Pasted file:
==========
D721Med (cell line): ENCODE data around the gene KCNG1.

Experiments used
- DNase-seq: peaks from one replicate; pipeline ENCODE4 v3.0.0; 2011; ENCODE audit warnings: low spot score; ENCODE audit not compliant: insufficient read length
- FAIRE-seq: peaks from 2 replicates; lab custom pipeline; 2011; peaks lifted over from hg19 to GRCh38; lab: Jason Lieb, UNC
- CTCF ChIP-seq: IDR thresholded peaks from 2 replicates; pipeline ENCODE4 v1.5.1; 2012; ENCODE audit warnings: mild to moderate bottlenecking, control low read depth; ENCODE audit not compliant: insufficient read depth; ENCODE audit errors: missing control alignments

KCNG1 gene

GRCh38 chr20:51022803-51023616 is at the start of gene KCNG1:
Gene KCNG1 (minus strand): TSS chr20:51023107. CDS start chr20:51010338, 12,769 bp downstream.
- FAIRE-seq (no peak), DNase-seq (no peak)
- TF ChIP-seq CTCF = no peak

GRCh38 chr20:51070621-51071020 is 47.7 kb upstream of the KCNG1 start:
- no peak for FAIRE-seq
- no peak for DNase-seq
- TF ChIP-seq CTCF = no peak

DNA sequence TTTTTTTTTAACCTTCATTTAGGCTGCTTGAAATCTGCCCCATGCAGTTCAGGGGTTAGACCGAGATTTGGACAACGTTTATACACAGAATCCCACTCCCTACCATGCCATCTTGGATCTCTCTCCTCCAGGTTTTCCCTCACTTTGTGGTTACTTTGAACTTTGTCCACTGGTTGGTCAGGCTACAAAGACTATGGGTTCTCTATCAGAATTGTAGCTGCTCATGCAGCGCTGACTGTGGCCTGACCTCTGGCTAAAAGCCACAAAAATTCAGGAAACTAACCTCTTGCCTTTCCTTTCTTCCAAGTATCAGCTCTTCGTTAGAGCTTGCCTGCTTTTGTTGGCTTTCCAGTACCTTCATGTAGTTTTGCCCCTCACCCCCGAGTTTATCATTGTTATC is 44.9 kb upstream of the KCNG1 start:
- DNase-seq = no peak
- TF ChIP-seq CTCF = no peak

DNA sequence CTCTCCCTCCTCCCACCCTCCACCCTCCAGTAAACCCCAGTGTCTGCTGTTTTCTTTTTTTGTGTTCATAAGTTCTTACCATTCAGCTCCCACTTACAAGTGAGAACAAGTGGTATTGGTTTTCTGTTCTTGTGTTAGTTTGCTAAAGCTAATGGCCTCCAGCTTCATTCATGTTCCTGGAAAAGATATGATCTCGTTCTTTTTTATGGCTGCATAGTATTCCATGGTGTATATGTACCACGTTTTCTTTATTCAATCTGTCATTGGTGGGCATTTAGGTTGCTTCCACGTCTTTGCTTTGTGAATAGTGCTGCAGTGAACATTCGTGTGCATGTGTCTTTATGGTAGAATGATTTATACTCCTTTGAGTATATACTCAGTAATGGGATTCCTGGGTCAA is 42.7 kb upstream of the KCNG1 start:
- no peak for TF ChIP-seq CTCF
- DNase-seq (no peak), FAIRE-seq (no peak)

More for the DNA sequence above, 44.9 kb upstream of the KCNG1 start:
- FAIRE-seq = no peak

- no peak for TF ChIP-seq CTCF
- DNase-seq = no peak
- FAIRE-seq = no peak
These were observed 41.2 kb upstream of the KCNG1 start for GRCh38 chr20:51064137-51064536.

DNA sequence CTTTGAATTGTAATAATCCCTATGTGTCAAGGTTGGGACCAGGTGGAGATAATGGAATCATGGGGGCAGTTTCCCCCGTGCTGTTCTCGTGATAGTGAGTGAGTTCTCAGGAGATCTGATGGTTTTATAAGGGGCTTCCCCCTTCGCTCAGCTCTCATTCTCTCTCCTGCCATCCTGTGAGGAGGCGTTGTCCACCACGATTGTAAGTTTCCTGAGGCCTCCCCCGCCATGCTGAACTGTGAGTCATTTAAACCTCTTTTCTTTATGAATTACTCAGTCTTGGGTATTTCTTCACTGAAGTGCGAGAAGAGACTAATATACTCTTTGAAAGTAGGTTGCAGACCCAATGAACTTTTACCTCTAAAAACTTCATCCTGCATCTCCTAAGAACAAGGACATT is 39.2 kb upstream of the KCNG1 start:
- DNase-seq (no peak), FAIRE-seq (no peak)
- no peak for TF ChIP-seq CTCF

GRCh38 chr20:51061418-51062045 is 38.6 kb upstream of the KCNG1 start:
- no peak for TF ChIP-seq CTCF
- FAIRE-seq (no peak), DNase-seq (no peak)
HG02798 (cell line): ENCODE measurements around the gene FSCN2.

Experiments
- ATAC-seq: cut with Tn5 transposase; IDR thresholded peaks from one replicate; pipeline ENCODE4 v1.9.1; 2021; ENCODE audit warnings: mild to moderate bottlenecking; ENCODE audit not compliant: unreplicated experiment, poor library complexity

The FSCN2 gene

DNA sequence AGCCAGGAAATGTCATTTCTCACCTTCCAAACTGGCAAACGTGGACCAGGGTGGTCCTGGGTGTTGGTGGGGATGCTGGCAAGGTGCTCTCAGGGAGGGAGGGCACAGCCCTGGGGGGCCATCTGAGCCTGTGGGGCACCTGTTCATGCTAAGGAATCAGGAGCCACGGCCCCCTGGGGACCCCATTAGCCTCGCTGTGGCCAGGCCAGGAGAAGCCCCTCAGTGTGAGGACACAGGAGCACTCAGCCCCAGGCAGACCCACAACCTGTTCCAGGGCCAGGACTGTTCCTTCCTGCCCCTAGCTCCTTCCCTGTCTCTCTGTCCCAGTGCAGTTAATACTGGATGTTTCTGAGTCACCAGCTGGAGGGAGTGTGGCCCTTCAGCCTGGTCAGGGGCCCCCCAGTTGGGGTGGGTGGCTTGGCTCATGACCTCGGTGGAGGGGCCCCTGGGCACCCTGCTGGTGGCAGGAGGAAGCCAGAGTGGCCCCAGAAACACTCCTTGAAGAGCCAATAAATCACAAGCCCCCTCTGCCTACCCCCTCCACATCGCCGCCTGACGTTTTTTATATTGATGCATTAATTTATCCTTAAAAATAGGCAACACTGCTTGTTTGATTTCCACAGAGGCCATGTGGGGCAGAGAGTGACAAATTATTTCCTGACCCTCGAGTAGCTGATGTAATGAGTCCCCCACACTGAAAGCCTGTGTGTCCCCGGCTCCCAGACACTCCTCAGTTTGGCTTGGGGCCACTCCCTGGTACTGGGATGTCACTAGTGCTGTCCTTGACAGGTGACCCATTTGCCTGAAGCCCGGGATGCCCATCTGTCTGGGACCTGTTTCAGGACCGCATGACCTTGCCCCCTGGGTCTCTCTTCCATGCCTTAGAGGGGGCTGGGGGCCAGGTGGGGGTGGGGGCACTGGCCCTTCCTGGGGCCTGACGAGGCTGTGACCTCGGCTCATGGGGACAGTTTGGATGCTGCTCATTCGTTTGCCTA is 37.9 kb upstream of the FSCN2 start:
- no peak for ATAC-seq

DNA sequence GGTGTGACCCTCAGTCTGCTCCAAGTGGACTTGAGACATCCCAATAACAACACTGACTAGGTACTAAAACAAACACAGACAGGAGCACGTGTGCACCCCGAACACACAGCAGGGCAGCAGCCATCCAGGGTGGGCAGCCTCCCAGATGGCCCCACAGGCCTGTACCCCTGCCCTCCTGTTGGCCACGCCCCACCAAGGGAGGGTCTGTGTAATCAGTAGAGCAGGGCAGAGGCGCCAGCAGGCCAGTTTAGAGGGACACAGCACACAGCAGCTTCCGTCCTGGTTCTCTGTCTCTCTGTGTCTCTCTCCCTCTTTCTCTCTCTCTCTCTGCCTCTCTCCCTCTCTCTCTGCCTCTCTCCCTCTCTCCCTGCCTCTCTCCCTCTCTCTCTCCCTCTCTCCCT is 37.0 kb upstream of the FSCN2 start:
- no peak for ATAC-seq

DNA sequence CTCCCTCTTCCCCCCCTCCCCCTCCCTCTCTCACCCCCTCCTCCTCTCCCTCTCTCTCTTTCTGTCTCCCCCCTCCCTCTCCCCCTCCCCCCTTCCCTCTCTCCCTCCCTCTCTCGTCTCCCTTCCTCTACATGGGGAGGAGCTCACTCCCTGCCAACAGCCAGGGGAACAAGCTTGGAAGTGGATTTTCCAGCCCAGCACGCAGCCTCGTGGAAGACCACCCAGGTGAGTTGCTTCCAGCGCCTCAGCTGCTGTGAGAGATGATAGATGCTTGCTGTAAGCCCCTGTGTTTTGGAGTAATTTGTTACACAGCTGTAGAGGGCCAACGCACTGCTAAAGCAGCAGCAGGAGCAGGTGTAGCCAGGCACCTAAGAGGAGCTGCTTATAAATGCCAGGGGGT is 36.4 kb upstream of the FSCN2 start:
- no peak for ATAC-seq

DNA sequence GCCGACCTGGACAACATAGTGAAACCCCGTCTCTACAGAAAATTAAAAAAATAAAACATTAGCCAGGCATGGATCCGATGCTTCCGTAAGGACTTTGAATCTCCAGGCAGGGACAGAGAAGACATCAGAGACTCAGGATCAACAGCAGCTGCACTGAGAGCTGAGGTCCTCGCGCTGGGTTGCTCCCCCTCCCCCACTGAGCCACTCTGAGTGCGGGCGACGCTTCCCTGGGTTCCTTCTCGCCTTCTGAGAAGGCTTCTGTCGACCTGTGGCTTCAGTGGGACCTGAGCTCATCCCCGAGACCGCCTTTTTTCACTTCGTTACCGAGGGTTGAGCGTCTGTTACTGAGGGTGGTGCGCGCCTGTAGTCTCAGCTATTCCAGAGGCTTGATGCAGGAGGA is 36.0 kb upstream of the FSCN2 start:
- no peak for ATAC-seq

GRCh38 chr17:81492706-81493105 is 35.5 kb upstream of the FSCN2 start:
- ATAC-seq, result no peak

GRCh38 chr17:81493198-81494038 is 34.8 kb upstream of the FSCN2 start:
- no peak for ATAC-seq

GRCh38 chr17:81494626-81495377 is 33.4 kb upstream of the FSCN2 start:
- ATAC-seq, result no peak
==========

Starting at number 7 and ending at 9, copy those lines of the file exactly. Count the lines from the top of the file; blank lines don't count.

GRCh38 chr20:51022803-51023616 is at the start of gene KCNG1:
Gene KCNG1 (minus strand): TSS chr20:51023107. CDS start chr20:51010338, 12,769 bp downstream.
- FAIRE-seq (no peak), DNase-seq (no peak)